Using a discrete choice experiment to elicit the demand for a nutritious food: Willingness-to-pay for orange maize in rural Zambia
AbstractUsing a discrete choice experiment, this paper estimates the willingness to pay for biofortified orange maize in rural Zambia. The study design has five treatment arms, which enable an analysis of the impact of nutrition information, comparing the use of simulated radio versus community leaders in transmitting the nutrition message, on willingness to pay, and to account for possible novelty effects in the magnitude of premiums or discounts. The estimation strategy also takes into account lexicographic preferences of a subset of our respondents. The results suggest that (a) orange maize is not confused with yellow maize, and has the potential to compete with white maize in the absence of a nutrition campaign, (b) there is a premium for orange maize with nutrition information, and (c) different modes of nutritional message dissemination have the same impact on consumer acceptance.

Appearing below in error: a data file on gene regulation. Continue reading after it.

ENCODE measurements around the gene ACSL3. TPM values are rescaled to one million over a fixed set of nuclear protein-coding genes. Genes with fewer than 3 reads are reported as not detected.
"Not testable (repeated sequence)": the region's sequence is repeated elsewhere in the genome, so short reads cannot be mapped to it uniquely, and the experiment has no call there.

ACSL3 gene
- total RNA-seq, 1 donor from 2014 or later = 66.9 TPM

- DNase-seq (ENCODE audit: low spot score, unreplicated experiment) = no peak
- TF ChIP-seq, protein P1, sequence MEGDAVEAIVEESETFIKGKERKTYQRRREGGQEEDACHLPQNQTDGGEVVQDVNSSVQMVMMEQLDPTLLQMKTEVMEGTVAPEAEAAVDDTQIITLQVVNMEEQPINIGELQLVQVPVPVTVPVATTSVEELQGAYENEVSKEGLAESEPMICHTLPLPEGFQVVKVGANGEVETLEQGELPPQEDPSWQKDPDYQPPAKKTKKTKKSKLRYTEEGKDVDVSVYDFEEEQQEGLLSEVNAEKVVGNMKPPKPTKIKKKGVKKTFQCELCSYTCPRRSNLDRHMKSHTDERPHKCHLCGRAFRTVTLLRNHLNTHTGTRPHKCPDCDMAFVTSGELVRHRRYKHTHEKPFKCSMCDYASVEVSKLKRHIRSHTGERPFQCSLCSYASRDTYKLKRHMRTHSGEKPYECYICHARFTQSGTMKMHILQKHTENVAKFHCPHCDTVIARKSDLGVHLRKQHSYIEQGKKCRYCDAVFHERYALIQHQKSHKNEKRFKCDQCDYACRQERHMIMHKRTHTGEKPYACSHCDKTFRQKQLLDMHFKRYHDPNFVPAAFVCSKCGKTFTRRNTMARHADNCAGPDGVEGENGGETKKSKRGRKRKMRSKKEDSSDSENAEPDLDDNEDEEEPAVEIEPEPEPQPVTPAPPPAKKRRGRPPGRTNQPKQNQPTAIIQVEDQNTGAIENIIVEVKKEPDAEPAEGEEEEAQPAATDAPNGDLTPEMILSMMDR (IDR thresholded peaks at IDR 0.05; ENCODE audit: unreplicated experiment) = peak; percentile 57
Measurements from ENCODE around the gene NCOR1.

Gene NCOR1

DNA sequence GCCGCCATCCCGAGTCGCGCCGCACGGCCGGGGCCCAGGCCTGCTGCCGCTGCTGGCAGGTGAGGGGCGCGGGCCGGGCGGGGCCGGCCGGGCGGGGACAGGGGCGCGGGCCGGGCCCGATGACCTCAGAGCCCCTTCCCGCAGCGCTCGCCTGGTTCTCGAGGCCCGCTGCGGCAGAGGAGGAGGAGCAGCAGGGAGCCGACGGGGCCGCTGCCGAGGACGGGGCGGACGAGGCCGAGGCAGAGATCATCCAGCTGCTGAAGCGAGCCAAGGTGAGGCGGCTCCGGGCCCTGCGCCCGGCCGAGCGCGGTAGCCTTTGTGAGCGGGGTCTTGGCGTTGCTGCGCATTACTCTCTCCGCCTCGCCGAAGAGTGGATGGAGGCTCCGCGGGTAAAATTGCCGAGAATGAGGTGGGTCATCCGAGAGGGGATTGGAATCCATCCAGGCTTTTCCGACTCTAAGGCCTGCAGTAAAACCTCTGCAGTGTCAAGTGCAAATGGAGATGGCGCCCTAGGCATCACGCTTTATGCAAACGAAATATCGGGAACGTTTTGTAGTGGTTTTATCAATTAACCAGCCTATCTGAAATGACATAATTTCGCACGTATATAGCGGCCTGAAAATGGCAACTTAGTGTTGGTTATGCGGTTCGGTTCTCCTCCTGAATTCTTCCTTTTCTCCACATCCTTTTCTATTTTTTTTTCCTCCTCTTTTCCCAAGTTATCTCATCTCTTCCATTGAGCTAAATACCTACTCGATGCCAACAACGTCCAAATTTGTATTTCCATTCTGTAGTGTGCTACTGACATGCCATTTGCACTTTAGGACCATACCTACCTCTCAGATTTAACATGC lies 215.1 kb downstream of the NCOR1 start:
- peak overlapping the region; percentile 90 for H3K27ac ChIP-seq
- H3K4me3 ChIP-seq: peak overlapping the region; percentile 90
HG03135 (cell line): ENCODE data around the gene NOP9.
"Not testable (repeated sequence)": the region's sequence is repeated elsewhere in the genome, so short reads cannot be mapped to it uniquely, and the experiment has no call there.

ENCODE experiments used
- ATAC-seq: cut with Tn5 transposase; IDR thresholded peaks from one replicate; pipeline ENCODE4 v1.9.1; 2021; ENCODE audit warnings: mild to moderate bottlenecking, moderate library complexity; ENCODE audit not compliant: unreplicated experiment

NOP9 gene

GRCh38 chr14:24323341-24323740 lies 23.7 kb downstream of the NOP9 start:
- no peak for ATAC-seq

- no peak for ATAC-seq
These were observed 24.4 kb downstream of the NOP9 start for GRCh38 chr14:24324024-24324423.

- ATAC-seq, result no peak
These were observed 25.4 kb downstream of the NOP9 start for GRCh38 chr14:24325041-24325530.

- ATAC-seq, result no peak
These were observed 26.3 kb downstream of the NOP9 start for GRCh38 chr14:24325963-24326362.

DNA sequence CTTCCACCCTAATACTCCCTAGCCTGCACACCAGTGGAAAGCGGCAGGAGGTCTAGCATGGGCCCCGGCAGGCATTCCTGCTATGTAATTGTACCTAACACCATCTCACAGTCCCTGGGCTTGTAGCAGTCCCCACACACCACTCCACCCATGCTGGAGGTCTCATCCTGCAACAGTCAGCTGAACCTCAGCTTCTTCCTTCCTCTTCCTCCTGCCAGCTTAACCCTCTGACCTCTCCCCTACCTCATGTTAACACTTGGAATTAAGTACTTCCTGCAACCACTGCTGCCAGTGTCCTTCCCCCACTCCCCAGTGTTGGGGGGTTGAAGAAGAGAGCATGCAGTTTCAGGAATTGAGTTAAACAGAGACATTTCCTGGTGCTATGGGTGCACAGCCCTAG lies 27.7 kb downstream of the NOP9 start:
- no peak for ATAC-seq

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Bibliographic InfoArticle provided by Elsevier in its journal Journal of Health Economics.
Volume (Year): 31 (2012)
Issue (Month): 1 ()
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Web page: http://www.elsevier.com/locate/inca/505560
Discrete choice experiments; Vitamin A deficiency; Biofortification;
Other versions of this item:
- J. V. Meenakshi & Abhijit Banerji & Victor Manyong & Keith Tomlins & Priscilla Hamukwala & Nitya Mittal, 2010. "Using a Discrete Choice Experiment to Elicit the Demand for a Nutritious Food: Willingness-to-Pay for Orange Maize in Rural Zambia," Working papers 186, Centre for Development Economics, Delhi School of Economics.
- C35 - Mathematical and Quantitative Methods - - Multiple or Simultaneous Equation Models; Multiple Variables - - - Discrete Regression and Qualitative Choice Models; Discrete Regressors; Proportions
- C93 - Mathematical and Quantitative Methods - - Design of Experiments - - - Field Experiments
- D12 - Microeconomics - - Household Behavior - - - Consumer Economics: Empirical Analysis
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